FIFA urged to launch new bribery investigations
After banishing Mohamed bin Hammam for life in a bribery scandal, FIFA was challenged Monday to uphold its zero-tolerance fight against corruption by further examining a now-infamous meeting in Trinidad.
A wider inquiry must consider three more members of FIFA's executive committee who accompanied the Qatari official on his presidential campaign visit and all the Caribbean soccer leaders allegedly receiving his $40,000 cash gifts, the Transparency International global watchdog said.
A request by FIFA for new investigations will keep the focus on corruption this week as Sepp Blatter and his organization gather in Brazil for the 2014 World Cup qualifying draw Saturday.
Adding to the governing body's unease is bin Hammam's reiterated pledge Monday to fight his life ban through all legal channels in Switzerland. That could result in FIFA and Qatar being tainted by corruption claims for at least 18 months. The 2022 World Cup host has been working hard to quash allegations it won the hosting rights by unethical means.
Top FIFA administrator Jerome Valcke must decide how deep to delve into the most serious scandal in the body's 107-year history.
''Everything has to be investigated,'' TI sports adviser Sylvia Schenk told The Associated Press. ''Regarding this meeting there (in Trinidad), regarding other members of the executive committee having taken part in this meeting, and regarding all the delegates. If bin Hammam is punished for giving money, someone has to be punished for taking money. It can't be otherwise.''
Bin Hammam's allies on FIFA's 24-man ruling panel - Worawi Makudi of Thailand, Vernon Manilal Fernando of Sri Lanka and Egypt's Hany Abou Rida - accompanied him on a trip to woo Caribbean voters.
FIFA's code of ethics code requires that ''officials shall report any evidence of violations of conduct to the FIFA secretary general,'' but all three told FIFA investigators that they saw no evidence of wrongdoing in Trinidad.
Up to 15 Caribbean Football Union member countries are under suspicion of accepting $40,000 bribes to back bin Hamman's challenge to FIFA president Blatter, then denying it happened.
Ethics panel chairman Petrus Damaseb, a judge from Namibia, said Saturday he'd asked Valcke to open other cases. Schenk said Damaseb's lack of authority to take up cases was a flaw in FIFA's process.
Evidence presented to Damaseb's five-man panel that convicted bin Hammam included statements from witnesses representing nine CFU members.
The whistleblowers' testimony could lead to long bans for their Caribbean colleagues, some of whom rejected offers to meet with FIFA's investigators led by former FBI director Louis Freeh.
Montserrat soccer president Vincent Cassell told the AP that scheduled interviews with Freeh in the Bahamas clashed with the opening 2014 World Cup qualifier against Belize - ironically, played in neutral Trinidad.
''We had to make a choice. We weren't involved in whatever they are talking about,'' Cassell said of the bribery allegations. ''So we didn't see it as a priority. Montserrat is a very small fry in the world of football. I didn't think they would see us as important.''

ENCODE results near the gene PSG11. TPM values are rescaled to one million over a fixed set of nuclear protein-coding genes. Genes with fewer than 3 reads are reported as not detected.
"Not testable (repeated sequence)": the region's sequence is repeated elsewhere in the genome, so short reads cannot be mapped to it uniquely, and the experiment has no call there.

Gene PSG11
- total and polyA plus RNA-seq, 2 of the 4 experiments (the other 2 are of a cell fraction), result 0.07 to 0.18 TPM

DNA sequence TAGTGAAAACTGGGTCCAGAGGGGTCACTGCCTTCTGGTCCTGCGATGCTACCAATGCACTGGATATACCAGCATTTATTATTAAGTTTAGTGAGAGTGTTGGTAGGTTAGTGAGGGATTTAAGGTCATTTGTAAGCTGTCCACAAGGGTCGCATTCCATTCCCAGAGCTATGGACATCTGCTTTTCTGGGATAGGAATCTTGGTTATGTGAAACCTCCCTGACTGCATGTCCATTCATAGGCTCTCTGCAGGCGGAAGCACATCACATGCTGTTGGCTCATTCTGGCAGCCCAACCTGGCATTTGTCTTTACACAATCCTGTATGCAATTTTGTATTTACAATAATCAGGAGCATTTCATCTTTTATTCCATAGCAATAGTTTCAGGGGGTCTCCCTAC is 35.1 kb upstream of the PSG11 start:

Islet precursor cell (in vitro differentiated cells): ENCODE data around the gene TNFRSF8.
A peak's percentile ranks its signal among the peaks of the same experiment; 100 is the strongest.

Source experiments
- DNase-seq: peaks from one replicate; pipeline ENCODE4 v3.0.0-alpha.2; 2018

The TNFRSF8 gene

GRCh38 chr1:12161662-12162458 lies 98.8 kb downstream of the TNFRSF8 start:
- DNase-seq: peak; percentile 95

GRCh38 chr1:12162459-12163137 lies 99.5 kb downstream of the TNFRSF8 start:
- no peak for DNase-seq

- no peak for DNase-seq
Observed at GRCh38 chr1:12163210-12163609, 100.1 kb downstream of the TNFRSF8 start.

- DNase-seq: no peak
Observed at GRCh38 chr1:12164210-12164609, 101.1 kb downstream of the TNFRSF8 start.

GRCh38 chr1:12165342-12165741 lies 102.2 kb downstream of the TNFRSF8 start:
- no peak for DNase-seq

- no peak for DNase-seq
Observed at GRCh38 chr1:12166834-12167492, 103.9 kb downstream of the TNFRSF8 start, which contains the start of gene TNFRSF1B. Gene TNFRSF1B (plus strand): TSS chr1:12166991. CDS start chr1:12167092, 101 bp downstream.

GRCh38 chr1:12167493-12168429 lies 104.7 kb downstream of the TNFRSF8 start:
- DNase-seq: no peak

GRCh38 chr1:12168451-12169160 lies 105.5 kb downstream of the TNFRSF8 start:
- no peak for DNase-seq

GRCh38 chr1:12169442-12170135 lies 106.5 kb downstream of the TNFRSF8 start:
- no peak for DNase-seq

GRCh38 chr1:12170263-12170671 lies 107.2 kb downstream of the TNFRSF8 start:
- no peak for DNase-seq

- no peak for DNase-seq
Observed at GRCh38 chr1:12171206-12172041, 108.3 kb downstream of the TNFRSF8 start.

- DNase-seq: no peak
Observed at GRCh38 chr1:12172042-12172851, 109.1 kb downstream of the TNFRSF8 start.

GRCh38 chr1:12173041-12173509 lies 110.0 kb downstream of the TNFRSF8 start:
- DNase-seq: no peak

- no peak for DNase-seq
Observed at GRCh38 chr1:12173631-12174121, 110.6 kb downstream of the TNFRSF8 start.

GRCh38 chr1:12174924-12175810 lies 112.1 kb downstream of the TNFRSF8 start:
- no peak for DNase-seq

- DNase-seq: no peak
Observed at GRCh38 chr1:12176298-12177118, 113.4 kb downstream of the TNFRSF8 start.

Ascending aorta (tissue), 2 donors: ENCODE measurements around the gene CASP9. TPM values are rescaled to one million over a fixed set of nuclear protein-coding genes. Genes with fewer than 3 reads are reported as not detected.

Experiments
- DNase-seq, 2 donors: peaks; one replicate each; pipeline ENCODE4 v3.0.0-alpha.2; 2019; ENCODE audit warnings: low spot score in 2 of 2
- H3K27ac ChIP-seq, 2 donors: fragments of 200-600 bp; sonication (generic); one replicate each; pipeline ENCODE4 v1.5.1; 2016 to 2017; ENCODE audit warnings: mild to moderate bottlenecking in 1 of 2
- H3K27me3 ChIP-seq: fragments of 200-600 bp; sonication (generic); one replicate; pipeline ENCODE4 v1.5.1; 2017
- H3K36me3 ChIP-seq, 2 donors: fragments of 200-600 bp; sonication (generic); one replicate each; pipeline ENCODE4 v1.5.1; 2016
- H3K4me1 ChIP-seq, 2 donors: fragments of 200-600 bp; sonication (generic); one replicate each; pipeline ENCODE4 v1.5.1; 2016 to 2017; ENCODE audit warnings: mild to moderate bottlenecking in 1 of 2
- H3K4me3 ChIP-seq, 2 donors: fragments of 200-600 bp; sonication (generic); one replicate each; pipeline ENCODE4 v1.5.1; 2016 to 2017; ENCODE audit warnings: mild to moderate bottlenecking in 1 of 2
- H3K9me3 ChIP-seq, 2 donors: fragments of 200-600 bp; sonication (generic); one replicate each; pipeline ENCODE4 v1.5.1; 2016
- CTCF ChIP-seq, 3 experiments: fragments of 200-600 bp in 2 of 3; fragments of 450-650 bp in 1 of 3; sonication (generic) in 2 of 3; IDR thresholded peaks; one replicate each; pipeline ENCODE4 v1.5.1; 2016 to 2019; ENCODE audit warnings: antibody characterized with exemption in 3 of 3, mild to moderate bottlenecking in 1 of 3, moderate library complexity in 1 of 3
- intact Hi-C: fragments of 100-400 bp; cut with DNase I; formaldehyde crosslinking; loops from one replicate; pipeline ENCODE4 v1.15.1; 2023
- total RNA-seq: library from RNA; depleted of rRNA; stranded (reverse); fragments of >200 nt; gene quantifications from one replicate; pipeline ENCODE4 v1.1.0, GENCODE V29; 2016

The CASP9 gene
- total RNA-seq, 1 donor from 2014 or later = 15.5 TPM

Bin Hammam, the Asian Football Confederation president since 2002, is the most senior soccer official to be found guilty of corruption.
He wrote to his ''dear brother'' member nation presidents on Monday asking for understanding why he wouldn't resign as AFC leader, or his 15-year grip on a FIFA executive seat, to clear his name.
''I have all the right to fight against this shameful decision,'' wrote bin Hammam, who can challenge FIFA at its appeals committee, the Court of Arbitration for Sport and the Swiss Federal Tribunal.
Bin Hammam's downfall as a FIFA powerbroker has been sudden and sharp since helping his native Qatar's shock victory, ultimately over the United States, to be voted 2022 World Cup host last December. Qatari soccer leaders have refused to comment on bin Hammam's troubles.
For FIFA and Blatter, the blight on his former election rival's personal reputation has not yet damaged the emirate's 2022 project, despite calls by executive committee newcomer Theo Zwanziger of Germany to re-examine how the bid won.
FIFA has said it requires fresh evidence of wrongdoing before casting any doubt on Qatar.
One line of attack for Qatar's critics was closed this month when claims that FIFA voters, including African soccer president Issa Hayatou, were paid $1.5 million were suddenly withdrawn by whistleblower Phaedra Almajid.
Contending she was neither coerced not paid to surrendered her anonymity, Almajid identified herself as an embittered former bid spokeswoman who wanted to harm her one-time employer.
Hayatou is still under suspicion of taking unethical payments, as the International Olympic Committee looks into a British report into kickbacks allegedly paid by FIFA's former marketing agency partner in the 1990s.
The BBC's Panorama program also alleged that Hayatou's fellow IOC member, Joao Havelange, who was Blatter's predecessor as FIFA president, took a $1 million payment. FIFA has refused to investigate that case, which was the subject of a Swiss criminal trial in 2008 involving six marketing agency executives.
As FIFA is linked to a lengthening list of scandals, Schenk believes another approach is needed.
''You will never get peace within FIFA if you don't have an independent investigation,'' said Schenk, a German and former Olympic runner and one-time board member of the International Cycling Union. ''The problem for FIFA is that they have to start changing the culture. The problems haven't been finished just by punishing bin Hammam.''